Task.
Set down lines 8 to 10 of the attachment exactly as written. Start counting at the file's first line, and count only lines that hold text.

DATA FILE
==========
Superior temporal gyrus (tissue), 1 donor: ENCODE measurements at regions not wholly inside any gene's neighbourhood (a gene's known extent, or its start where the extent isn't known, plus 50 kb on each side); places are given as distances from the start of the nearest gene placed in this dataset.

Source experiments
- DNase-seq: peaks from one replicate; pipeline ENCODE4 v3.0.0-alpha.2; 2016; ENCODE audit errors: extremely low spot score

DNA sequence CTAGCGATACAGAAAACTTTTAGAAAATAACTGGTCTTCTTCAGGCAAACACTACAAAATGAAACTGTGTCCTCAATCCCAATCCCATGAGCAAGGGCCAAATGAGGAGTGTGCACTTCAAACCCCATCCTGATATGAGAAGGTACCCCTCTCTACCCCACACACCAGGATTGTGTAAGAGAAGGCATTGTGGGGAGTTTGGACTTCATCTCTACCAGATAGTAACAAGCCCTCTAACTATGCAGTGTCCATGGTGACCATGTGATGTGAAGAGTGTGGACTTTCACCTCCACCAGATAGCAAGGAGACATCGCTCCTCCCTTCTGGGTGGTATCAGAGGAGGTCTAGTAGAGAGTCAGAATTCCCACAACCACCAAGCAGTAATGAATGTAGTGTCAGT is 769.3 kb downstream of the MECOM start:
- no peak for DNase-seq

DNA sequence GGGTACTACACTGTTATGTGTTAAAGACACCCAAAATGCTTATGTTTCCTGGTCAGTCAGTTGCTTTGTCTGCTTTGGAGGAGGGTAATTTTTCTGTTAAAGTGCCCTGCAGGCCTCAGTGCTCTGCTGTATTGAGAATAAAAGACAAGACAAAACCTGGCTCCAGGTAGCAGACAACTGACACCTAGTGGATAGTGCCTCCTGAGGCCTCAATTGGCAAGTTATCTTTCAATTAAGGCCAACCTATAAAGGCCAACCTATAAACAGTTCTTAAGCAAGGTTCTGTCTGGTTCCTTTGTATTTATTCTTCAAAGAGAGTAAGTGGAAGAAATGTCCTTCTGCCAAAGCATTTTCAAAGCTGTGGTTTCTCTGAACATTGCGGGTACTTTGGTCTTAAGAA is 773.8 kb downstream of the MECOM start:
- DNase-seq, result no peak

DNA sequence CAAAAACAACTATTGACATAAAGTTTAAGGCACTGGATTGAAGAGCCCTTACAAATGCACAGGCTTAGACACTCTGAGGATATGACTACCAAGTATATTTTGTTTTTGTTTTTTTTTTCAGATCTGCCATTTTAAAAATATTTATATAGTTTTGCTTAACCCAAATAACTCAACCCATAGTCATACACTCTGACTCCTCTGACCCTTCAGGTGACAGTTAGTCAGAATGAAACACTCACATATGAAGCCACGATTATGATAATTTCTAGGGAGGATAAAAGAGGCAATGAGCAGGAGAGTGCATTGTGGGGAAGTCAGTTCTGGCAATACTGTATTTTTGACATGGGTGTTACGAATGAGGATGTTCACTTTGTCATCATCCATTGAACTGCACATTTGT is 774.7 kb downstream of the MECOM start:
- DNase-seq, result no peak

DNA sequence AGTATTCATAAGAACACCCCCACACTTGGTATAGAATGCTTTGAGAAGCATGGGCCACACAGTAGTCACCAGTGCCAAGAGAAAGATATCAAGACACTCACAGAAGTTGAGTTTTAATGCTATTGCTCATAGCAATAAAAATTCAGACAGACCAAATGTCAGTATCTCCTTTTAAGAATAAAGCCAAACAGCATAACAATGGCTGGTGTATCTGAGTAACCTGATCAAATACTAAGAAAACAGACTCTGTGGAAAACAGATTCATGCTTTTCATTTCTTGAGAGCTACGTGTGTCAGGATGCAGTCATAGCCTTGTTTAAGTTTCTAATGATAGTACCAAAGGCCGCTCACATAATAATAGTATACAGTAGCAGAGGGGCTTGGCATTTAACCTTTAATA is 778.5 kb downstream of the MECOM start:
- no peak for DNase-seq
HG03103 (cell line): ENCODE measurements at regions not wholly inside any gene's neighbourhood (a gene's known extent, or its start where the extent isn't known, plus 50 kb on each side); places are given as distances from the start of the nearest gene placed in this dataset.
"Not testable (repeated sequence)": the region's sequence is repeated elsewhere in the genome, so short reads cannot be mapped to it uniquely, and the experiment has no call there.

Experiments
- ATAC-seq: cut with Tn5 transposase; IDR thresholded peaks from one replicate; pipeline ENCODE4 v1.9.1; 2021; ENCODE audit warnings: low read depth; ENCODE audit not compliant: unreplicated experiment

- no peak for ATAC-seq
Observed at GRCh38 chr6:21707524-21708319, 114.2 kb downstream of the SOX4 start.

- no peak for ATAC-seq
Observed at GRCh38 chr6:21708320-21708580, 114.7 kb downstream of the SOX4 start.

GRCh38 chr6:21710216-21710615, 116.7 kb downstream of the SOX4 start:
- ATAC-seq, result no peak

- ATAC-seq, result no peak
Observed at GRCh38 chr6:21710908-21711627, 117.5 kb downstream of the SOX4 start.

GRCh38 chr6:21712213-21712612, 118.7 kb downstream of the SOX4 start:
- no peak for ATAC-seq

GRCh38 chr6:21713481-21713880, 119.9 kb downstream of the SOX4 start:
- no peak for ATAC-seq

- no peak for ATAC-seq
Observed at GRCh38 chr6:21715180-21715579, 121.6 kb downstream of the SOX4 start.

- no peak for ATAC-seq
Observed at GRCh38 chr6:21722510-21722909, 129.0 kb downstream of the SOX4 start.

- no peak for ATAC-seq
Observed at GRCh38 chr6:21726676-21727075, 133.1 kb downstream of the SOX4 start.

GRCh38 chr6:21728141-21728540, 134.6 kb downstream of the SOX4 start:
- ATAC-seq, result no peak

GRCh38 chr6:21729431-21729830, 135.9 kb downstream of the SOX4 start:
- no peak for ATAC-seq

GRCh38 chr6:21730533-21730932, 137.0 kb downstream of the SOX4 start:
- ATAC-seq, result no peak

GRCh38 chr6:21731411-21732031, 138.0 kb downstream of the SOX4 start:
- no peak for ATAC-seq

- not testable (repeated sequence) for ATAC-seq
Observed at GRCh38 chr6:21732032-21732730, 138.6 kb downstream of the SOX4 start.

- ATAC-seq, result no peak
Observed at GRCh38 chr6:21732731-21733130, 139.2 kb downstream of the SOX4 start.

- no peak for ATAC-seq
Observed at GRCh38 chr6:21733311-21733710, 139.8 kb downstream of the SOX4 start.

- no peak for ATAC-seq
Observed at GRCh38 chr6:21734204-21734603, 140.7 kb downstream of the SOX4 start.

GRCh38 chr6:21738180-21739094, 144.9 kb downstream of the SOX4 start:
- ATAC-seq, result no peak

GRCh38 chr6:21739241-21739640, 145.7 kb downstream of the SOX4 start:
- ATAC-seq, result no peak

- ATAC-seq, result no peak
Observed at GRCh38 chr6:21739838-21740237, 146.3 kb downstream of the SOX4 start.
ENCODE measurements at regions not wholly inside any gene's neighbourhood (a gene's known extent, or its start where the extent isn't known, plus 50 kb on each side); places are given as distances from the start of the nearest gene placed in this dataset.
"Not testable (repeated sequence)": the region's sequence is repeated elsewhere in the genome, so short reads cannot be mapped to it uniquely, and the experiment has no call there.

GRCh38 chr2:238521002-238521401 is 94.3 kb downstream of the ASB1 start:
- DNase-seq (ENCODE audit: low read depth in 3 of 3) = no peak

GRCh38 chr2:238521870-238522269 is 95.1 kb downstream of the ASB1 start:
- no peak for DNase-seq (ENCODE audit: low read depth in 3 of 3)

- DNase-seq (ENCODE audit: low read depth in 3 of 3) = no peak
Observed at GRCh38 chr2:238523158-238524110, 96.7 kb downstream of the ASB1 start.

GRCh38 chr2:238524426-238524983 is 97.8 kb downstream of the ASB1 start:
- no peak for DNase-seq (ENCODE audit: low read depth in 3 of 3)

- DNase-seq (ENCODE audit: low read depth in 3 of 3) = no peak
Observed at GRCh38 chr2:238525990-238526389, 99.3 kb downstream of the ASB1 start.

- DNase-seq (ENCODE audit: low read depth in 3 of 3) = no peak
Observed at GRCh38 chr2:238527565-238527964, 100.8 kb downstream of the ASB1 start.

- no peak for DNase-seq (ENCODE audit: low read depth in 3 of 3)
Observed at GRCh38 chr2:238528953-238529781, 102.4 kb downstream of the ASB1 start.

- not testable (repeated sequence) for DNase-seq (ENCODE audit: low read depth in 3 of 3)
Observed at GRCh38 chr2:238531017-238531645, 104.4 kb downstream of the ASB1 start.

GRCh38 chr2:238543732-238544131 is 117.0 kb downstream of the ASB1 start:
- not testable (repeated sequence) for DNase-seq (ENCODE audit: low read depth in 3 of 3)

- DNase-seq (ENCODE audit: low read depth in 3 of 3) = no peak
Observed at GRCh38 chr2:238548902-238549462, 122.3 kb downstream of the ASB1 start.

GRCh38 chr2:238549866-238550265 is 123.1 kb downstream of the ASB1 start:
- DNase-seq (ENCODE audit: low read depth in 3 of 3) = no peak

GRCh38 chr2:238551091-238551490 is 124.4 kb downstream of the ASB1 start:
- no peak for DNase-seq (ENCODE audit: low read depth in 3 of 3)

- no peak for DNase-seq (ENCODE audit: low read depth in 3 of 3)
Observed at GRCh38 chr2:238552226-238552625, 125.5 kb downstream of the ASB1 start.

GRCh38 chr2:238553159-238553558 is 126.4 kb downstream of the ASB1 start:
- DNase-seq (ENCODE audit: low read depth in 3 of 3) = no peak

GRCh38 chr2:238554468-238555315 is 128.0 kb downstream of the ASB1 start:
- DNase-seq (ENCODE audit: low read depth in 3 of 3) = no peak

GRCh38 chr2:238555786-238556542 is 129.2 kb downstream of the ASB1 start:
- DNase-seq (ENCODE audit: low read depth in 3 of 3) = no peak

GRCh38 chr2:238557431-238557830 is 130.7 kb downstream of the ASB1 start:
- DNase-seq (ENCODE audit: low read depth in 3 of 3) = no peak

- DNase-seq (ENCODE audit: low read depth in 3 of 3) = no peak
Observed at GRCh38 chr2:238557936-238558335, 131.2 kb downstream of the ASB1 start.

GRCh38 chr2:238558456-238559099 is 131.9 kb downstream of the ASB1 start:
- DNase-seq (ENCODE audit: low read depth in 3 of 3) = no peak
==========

DNA sequence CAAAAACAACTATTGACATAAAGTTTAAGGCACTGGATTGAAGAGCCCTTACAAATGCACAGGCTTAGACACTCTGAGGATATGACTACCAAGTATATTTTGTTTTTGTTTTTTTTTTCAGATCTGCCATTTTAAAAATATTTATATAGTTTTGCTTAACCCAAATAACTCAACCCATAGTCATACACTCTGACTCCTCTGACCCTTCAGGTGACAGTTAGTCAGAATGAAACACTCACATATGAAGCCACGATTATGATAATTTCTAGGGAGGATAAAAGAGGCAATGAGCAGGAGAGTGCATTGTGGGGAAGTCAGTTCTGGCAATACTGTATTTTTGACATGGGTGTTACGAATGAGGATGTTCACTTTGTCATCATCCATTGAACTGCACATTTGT is 774.7 kb downstream of the MECOM start:
- DNase-seq, result no peak

DNA sequence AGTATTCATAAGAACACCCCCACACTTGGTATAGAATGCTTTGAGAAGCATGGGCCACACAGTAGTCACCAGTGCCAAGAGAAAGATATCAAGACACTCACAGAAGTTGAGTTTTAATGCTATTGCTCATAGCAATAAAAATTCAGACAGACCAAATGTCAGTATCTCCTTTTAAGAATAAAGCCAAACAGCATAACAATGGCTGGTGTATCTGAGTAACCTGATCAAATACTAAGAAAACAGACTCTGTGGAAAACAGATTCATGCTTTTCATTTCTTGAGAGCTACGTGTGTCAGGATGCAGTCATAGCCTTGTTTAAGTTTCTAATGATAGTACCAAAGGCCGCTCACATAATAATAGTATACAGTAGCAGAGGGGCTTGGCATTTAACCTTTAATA is 778.5 kb downstream of the MECOM start: